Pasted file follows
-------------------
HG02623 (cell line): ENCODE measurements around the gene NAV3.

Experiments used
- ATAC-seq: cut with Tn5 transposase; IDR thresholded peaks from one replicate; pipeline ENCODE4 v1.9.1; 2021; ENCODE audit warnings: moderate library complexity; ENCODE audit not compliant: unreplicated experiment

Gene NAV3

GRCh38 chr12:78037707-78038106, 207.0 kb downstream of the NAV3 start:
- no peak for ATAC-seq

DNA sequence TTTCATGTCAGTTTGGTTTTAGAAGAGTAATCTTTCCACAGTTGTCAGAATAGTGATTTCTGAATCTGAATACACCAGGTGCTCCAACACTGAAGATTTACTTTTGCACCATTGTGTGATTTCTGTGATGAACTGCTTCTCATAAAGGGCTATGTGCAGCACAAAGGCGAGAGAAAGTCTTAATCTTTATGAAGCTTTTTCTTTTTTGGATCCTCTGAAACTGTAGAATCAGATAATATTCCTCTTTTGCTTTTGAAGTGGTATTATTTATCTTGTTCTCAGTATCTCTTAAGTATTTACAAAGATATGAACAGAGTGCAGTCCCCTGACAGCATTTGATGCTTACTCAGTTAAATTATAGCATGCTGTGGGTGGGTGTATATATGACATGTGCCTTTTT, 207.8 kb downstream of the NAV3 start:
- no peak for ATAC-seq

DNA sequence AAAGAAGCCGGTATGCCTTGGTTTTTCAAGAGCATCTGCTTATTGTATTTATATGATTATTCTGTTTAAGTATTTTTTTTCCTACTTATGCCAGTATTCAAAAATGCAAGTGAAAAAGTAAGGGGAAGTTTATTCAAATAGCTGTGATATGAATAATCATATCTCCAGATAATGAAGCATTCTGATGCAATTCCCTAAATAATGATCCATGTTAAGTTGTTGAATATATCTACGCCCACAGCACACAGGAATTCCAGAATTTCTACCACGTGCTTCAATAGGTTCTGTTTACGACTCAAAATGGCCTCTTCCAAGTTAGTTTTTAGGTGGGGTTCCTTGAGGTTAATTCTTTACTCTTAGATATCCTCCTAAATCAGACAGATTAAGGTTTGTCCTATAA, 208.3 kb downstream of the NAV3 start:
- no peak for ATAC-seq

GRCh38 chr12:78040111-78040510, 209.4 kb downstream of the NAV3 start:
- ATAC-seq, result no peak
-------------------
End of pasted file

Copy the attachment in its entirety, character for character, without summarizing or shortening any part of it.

HG02623 (cell line): ENCODE measurements around the gene NAV3.

Experiments used
- ATAC-seq: cut with Tn5 transposase; IDR thresholded peaks from one replicate; pipeline ENCODE4 v1.9.1; 2021; ENCODE audit warnings: moderate library complexity; ENCODE audit not compliant: unreplicated experiment

Gene NAV3

GRCh38 chr12:78037707-78038106, 207.0 kb downstream of the NAV3 start:
- no peak for ATAC-seq

DNA sequence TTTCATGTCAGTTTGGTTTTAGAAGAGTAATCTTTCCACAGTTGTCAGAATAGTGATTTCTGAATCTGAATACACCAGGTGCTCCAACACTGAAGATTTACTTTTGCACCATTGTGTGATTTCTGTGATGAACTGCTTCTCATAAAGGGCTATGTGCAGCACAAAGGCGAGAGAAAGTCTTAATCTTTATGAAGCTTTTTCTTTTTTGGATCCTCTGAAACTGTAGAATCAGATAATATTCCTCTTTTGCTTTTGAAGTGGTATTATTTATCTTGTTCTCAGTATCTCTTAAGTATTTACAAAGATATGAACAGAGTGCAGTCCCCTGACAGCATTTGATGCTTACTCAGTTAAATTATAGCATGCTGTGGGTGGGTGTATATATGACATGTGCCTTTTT, 207.8 kb downstream of the NAV3 start:
- no peak for ATAC-seq

DNA sequence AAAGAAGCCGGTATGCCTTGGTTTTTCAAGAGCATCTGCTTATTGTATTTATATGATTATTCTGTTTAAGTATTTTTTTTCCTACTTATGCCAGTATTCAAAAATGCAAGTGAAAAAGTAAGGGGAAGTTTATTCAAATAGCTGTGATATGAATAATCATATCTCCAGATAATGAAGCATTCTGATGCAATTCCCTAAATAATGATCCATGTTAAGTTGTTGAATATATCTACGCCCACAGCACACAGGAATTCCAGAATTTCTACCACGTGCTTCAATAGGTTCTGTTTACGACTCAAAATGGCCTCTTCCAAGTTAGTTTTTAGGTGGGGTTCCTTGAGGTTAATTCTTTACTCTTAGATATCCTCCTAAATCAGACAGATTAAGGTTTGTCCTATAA, 208.3 kb downstream of the NAV3 start:
- no peak for ATAC-seq

GRCh38 chr12:78040111-78040510, 209.4 kb downstream of the NAV3 start:
- ATAC-seq, result no peak